If we want to keep food in our bellies, we must put that stick in the ground so we can observe how its shadow changes during the day and during the year. We observe how the changes are orderly, predictable, linked with the seasons and linked with the life cycles of all plants and animals. Yes, the cycles of life-on-earth are the rhythms of Earth and sky. But why?
Answering this takes us centuries, but it shows us how to plan. Planning equals survival when our food grows or migrates into our territory only at a certain time of year. And planning equals survival when the materials for our clothing and shelter grow or migrate into our territory only at a certain time of year. With planning we know when to aim our arrows at migrating birds or animals, when put our fishing nets into the water, and when to plant our seeds.
Our hunger to know why the rhythms of life on Earth are the cycles of Earth and sky rewards us with more than food. It develops our brains and it connects us with the cosmos. The more we connect with the cosmos, the more eager we are to understand the cosmic cycles in nature. So, we upgrade our shadow-sticks into sundials, obelisks, and eventually, into massive, sky-aligned structures like Stonehenge, Machu Picchu and Chaco Canyon.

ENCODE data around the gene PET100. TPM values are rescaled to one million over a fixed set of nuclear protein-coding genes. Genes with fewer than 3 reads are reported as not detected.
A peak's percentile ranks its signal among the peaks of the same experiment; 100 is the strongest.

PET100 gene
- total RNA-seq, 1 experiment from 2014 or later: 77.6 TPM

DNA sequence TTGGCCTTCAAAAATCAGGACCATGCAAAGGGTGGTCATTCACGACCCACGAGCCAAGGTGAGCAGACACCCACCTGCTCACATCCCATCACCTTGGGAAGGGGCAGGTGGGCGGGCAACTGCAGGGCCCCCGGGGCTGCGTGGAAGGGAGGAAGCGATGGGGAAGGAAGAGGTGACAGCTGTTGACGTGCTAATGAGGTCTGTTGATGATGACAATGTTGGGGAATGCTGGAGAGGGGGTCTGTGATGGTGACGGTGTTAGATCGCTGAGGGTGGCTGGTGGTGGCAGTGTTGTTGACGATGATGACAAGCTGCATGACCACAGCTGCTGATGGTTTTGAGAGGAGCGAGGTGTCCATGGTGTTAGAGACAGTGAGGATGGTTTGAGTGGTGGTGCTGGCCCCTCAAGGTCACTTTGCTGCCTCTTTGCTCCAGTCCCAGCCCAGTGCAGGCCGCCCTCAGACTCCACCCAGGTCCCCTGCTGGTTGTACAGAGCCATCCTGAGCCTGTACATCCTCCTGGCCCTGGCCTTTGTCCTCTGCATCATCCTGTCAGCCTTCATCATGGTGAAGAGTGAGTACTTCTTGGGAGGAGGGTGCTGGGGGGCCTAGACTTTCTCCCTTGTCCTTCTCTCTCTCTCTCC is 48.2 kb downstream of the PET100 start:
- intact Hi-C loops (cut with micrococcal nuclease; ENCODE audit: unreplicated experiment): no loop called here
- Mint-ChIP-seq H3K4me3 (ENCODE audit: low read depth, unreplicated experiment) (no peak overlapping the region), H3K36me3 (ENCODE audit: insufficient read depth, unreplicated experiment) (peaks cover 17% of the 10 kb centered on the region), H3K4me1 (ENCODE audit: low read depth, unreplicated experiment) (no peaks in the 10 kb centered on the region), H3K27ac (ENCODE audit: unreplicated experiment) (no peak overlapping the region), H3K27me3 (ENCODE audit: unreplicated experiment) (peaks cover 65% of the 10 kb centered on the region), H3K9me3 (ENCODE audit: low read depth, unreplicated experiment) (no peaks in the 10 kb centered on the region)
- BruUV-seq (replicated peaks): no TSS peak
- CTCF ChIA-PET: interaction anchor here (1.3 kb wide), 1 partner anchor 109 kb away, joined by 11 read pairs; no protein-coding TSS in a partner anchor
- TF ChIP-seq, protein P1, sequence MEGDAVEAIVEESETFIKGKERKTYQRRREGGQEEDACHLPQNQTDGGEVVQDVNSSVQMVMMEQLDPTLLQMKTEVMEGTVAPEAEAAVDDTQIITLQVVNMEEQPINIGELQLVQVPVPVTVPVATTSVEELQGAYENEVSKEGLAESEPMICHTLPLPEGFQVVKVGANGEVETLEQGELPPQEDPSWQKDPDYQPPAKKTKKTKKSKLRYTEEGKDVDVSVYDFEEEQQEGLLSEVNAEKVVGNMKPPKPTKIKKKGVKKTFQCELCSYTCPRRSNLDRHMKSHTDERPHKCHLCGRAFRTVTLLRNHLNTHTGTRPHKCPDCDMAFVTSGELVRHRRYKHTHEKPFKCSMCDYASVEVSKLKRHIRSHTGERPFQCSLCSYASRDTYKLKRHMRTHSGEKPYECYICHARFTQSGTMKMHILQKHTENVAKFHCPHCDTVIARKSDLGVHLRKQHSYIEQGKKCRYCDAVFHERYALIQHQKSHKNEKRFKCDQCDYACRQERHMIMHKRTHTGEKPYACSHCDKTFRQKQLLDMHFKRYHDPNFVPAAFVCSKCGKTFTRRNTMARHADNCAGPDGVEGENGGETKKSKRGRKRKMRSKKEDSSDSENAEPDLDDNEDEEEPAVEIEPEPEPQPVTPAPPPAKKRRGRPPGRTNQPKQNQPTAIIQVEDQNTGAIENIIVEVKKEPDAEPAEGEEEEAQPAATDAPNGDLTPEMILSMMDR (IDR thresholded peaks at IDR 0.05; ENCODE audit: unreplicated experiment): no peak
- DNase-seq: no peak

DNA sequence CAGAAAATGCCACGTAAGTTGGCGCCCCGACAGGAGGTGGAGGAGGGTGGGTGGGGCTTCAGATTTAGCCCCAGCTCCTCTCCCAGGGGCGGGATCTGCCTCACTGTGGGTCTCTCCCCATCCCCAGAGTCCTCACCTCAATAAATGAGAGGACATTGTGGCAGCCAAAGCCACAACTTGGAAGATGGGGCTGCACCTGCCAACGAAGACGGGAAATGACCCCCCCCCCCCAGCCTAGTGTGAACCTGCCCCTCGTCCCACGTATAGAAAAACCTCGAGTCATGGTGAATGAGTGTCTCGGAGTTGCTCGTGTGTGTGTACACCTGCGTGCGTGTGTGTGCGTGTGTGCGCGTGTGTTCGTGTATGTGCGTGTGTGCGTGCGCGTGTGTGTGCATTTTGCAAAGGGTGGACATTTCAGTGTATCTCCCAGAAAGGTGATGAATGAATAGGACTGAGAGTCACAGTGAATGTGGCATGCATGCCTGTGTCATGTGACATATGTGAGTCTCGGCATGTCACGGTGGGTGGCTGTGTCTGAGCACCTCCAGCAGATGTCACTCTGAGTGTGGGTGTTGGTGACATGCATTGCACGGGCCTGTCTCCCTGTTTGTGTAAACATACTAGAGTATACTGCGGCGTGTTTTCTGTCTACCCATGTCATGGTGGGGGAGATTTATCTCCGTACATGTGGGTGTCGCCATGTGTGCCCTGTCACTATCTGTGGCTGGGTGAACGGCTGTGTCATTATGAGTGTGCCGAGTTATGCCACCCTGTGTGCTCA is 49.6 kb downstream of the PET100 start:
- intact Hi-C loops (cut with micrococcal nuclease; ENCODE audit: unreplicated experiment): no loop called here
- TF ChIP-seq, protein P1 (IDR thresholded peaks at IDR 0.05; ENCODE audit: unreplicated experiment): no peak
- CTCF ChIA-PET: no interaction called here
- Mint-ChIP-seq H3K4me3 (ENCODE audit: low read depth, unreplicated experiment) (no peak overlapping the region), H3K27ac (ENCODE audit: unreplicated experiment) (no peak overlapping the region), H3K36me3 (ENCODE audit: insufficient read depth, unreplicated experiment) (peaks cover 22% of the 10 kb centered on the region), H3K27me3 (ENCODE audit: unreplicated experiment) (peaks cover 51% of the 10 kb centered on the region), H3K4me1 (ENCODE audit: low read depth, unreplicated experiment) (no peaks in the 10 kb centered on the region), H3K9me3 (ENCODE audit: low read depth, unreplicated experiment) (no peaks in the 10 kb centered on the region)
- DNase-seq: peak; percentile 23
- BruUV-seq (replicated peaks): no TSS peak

We also upgrade our observation skills by developing mathematics, astronomy, physics, geography and more. Eventually, we discover that the earth beneath our feet is transporting us through the heavens. She’s spinning us and orbiting us through space with a mathematical precision with which we set our clocks and calendars.
Our shadow-stick is our first clock, our first calendar and our first observatory. With our observatory, we can tell the date. With our observatory, we can observe holy days, holidays. In ancient Greece our shadow-stick is called a gnomon (“KNOW-mun”), meaning “indicator” or “one who discerns.” And gnomon becomes the root of our words, knowing, knowledge, cognition, recognize, diagnose, gnosis, connoisseur and cognoscente. Yes, our gnomon is the root of our knowing.
I’m hoping that as you use your new calendar, you enjoy remembering this: Every time you check your calendar to see what today’s date is, you’re finding out where we are in our 600-million-mile orbit around a golden star called the sun.